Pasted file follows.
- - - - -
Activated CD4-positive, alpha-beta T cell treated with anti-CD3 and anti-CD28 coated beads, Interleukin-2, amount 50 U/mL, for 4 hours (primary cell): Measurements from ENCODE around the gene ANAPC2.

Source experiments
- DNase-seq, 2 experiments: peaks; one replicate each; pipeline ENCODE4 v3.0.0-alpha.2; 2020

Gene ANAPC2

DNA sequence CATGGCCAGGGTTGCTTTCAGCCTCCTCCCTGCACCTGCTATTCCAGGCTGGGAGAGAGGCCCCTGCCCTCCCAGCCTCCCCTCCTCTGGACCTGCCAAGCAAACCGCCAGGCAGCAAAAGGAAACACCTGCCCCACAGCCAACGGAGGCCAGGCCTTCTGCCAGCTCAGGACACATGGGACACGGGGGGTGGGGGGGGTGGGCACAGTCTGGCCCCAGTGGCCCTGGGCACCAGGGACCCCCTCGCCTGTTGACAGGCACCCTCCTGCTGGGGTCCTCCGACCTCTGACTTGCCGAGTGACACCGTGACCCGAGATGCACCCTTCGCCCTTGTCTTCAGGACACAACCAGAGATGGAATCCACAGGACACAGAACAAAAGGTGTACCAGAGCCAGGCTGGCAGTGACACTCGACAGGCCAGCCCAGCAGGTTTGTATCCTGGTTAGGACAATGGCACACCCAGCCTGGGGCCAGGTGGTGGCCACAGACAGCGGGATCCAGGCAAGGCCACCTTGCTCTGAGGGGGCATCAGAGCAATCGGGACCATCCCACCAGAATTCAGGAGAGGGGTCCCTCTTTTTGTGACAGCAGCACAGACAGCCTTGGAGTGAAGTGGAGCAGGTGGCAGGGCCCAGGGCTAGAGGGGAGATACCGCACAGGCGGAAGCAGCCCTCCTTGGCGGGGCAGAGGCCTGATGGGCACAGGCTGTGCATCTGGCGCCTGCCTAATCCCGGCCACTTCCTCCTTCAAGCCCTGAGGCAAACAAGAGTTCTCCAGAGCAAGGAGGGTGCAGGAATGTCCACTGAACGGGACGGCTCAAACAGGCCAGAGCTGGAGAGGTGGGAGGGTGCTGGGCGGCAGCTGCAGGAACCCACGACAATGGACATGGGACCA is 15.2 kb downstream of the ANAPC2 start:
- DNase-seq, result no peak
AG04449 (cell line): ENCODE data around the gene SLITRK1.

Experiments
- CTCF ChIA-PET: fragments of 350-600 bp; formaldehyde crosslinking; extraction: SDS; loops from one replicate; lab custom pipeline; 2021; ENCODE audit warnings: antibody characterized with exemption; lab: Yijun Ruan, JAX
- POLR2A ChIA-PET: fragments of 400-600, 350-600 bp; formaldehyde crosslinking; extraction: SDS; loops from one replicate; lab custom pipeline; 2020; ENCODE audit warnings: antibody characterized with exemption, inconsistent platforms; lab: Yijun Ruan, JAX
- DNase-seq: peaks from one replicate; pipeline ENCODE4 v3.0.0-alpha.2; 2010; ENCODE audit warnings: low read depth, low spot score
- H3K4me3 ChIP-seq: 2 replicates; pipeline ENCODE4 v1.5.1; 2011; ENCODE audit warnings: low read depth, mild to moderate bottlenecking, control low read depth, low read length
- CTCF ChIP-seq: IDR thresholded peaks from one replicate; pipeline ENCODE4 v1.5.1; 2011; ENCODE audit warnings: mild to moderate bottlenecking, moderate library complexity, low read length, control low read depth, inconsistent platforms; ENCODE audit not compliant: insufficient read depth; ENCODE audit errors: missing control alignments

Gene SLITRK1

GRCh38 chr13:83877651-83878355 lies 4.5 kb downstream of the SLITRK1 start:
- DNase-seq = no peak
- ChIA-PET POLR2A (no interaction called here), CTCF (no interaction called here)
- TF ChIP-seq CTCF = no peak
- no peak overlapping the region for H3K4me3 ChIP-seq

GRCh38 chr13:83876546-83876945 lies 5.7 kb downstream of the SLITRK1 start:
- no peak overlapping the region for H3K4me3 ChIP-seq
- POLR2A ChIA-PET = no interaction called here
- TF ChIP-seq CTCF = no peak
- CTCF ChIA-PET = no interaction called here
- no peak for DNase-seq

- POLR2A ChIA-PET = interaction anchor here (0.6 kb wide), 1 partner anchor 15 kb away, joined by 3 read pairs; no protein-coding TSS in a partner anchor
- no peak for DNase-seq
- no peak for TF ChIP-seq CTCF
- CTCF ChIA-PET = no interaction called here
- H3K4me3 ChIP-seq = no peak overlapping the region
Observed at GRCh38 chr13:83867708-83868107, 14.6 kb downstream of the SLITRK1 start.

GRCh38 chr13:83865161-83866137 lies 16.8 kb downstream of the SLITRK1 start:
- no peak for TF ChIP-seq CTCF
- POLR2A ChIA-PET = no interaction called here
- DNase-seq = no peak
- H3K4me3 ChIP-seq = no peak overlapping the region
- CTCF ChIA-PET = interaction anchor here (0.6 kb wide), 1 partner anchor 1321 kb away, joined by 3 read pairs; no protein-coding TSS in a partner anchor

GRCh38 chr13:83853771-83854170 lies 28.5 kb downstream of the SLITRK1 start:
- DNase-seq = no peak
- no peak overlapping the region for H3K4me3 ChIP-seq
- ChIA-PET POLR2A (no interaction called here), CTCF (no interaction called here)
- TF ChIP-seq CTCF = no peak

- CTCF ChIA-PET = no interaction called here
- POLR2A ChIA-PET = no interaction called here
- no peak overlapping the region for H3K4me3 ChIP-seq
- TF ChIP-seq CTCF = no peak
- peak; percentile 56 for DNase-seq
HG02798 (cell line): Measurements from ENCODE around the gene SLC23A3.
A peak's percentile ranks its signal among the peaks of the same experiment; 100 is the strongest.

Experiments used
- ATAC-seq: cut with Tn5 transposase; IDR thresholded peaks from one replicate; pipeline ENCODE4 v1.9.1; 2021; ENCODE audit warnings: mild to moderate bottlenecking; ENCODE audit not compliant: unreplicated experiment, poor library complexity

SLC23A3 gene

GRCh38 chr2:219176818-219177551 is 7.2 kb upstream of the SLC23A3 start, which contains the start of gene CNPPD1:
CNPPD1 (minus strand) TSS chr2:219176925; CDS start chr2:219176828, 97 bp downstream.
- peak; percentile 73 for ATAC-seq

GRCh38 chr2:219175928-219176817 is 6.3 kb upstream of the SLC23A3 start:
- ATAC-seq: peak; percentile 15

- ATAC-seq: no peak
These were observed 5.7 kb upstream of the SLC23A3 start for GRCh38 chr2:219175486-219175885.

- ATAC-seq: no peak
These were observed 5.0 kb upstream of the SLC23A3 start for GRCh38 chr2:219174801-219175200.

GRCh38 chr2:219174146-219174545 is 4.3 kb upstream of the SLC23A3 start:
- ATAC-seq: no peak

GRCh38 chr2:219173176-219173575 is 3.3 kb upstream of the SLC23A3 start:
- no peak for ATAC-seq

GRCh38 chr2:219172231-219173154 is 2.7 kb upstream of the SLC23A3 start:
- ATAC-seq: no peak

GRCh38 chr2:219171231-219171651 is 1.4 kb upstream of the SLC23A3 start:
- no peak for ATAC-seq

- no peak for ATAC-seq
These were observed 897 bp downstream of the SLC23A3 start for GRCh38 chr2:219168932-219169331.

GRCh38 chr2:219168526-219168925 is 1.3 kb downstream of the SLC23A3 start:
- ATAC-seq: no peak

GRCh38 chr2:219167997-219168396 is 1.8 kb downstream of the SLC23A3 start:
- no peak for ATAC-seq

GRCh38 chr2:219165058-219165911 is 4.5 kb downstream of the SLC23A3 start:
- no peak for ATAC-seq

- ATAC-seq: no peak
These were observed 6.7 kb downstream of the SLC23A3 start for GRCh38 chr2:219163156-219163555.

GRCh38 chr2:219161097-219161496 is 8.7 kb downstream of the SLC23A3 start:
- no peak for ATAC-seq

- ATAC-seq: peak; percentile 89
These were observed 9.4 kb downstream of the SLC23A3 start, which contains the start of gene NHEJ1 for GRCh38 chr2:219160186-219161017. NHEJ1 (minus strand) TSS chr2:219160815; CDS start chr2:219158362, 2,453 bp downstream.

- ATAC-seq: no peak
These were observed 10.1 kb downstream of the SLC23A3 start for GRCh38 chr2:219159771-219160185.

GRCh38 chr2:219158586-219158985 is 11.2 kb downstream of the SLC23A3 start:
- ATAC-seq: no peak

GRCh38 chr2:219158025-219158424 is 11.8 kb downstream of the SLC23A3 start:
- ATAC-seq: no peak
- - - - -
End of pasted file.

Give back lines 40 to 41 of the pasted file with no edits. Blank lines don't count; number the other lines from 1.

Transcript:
- no peak overlapping the region for H3K4me3 ChIP-seq
- ChIA-PET POLR2A (no interaction called here), CTCF (no interaction called here)